WASHINGTON -- The head of the District of Columbia's police union said Tuesday that he has confidence his fellow officers will handle Occupy DC protests professionally should they grow larger and expand to more locations.
While the protests, now in their fourth day, have thus far been relatively small and somewhat unorganized, Fraternal Order of Police head Kris Baumann told The Huffington Post that the Metropolitan Police Department is used to demonstrations, protests, rallies and other events in the nation's capital and said that Occupy DC should be no different.
"I think we're very respectful of people's rights to be there," Baumann said, adding that a primary concern is keeping the protesters safe.
But looming is the specter of the Pershing Park mass arrests from 2002, which resulted in lengthy and costly litigation in which the city agreed to pay $8.25 million to nearly 400 people detained during World Bank/International Monetary Fund protests, especially as a larger, but separate, protest is planned for Oct. 6 in Freedom Plaza.
That class-action payout came on top of a $13.7 million settlement with 700 protesters who were detained during World Bank/IMF protests in 2000.
"There was a time when we were very good at" managing demonstrations, Baumann said. "There was a time in the early 2000s when we weren't good at it. I'm hoping that we've come back around."
As The Huffington Post reported Monday, the protesters in McPherson Square have said they aren't looking to agitate law enforcement authorities as they press their myriad causes.
"At this point we feel we have a very good relationship with the [Metropolitan Police Department] and the Park Police. And we hope to continue to nurture that relationship," protester Micah Bales said Monday.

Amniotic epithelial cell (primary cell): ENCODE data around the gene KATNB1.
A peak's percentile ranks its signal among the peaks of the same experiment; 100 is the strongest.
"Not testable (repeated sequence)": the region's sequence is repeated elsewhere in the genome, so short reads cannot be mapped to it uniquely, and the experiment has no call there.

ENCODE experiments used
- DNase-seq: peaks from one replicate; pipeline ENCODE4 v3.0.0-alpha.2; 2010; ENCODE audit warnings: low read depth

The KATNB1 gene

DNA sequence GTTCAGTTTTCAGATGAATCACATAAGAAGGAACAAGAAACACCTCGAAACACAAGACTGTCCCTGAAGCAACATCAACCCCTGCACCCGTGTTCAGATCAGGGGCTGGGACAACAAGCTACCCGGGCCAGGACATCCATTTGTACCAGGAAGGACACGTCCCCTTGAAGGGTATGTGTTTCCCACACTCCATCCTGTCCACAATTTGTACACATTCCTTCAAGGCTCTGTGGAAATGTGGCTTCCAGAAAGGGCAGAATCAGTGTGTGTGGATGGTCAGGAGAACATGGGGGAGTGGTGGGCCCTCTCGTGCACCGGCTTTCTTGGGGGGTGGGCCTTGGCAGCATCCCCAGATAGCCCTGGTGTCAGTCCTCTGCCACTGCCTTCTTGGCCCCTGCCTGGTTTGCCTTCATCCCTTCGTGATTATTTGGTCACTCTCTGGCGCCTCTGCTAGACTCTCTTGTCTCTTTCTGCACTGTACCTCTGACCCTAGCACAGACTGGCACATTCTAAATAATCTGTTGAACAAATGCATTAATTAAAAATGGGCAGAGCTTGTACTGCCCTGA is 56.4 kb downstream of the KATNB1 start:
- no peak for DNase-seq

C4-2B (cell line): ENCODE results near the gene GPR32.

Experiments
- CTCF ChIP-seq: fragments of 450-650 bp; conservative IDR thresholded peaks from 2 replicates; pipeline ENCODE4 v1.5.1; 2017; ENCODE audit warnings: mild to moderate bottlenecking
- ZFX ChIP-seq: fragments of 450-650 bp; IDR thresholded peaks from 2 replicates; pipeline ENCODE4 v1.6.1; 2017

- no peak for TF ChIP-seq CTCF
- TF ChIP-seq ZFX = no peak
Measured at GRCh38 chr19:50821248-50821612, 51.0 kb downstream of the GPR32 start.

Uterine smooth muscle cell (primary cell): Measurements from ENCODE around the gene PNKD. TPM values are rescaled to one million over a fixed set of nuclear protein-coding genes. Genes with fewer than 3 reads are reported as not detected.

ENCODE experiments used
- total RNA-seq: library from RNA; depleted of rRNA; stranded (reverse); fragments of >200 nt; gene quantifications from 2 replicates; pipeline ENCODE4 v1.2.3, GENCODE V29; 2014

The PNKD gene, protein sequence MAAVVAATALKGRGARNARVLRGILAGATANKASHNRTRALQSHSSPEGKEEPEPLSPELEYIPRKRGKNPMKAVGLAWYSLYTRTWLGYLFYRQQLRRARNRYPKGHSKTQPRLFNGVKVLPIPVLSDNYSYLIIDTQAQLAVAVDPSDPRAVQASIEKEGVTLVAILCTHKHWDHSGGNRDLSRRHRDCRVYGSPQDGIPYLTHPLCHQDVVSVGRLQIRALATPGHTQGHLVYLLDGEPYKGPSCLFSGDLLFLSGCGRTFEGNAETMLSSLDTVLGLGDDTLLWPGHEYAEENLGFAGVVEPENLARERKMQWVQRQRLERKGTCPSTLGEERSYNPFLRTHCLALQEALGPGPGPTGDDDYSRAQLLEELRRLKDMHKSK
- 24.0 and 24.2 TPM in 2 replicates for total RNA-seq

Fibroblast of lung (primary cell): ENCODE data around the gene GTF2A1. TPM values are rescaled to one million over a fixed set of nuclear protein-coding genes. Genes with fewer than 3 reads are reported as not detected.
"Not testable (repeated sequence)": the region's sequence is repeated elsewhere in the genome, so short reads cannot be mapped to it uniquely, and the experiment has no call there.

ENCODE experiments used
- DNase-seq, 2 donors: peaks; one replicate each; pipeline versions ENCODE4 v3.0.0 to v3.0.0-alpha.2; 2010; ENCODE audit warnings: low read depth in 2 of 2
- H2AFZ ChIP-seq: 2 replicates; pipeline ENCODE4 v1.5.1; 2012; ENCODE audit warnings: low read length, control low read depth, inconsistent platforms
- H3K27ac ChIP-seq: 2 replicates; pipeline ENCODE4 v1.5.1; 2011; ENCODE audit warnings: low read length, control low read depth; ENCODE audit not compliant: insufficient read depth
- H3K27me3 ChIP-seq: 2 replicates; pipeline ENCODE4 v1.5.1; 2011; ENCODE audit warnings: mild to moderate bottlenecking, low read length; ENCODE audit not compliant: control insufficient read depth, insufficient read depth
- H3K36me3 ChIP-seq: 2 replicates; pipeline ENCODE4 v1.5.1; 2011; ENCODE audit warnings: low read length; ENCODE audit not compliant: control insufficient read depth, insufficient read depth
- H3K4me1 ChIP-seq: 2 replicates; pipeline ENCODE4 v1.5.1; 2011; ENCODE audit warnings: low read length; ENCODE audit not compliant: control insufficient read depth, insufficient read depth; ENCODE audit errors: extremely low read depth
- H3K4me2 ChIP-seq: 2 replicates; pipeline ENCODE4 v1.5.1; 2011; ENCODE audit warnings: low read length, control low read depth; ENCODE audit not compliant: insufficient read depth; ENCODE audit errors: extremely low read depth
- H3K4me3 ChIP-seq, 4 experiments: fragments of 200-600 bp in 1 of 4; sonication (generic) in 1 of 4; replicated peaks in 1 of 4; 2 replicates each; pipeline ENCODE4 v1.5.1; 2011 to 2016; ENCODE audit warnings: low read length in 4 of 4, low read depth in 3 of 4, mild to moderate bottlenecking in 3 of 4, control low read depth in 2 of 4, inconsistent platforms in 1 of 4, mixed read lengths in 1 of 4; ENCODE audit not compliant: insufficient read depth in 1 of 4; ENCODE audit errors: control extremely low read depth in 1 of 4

"Where we've had real problems is when anarchist groups come in and want to hurt the police," Baumann said.
But thus far, there's no evidence of that happening -- and anarchists may not be intent on causing trouble in the first place. Kevin Zeese, an organizer of Thursday's planned "October 2011" protests in Freedom Plaza said in an email to The Huffington Post that "[a]narchists would not be the problem, it would be the Black Box who tend toward property damage," referring to a particular type of protester intent on causing chaos. "We have not heard any rumors of that and we have a very clear non-violence pledge on our front page. It has been there from the very beginning."
But Zeese admitted that despite their best intentions, and 60 trained peacekeepers, protests can be hard to manage. "Obviously, we can't control everything. Too many times these types of violent activities have turned out to be done by police out of uniform pretending to be part of the activists," Zeese said.
"If someone is assigned to come in and cause that kind of problem, it will be hard to prevent, but we are telling everyone attending to be prepared to take video and photographs," he added. "In Spain and Greece they were able to catch undercover police on video using this tactic, showing that the police were the ones instigating violence."
The Huffington Post's Arin Greenwood contributed reporting.
WATCH: Occupy D.C. Protests In Downtown D.C.